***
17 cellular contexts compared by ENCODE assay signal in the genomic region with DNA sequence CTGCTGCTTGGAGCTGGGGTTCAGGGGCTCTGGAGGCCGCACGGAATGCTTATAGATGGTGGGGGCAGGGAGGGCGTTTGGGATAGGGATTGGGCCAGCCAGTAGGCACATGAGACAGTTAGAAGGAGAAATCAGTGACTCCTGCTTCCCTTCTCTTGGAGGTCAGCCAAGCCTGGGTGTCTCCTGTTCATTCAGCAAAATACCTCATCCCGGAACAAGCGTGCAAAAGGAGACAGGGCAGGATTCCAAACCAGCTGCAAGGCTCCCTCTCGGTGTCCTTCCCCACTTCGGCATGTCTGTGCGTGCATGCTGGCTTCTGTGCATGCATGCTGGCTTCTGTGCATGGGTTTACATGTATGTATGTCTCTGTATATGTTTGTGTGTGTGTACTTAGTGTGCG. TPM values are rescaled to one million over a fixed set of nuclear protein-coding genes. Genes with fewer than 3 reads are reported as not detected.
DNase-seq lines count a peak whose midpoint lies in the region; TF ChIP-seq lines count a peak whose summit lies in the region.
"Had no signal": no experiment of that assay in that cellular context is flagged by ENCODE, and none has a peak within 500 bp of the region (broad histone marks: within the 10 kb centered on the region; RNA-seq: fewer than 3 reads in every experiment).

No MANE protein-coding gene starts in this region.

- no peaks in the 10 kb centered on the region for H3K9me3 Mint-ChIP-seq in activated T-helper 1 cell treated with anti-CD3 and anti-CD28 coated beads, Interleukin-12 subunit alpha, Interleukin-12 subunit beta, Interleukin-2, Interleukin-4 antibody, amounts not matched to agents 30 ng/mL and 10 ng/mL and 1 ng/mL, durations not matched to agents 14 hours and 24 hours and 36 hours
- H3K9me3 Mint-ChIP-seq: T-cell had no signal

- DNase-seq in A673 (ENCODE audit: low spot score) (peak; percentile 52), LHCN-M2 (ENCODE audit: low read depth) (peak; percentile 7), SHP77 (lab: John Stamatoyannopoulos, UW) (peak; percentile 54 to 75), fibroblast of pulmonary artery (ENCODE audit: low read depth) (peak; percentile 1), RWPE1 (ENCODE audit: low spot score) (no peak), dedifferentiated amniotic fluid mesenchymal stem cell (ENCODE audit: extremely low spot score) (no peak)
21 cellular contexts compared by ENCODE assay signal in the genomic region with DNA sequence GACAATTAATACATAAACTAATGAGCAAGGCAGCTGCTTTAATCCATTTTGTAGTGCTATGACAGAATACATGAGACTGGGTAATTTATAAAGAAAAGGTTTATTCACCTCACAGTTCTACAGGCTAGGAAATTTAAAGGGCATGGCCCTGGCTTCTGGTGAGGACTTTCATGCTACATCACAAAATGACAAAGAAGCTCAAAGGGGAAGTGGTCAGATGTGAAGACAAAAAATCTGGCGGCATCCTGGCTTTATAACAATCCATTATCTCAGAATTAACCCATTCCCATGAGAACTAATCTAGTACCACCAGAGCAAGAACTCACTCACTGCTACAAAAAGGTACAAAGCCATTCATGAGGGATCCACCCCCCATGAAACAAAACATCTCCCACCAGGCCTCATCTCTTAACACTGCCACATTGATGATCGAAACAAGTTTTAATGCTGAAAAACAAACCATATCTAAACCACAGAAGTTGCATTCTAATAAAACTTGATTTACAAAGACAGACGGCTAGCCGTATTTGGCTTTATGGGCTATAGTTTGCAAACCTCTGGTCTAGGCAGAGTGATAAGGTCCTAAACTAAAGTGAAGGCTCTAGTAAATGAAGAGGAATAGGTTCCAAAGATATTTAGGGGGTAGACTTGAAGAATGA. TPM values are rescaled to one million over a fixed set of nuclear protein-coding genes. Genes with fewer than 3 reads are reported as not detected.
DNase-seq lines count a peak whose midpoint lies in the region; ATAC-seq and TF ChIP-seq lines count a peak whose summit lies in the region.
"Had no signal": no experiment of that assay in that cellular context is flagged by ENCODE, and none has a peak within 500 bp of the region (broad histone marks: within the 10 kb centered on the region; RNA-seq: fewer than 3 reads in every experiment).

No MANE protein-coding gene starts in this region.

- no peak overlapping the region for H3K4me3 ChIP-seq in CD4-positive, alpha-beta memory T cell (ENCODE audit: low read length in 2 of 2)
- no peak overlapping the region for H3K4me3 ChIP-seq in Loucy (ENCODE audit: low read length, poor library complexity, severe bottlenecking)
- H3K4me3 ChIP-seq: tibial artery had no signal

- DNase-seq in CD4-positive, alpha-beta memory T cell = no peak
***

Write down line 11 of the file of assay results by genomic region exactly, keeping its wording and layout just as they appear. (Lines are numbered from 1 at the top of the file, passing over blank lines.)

No MANE protein-coding gene starts in this region.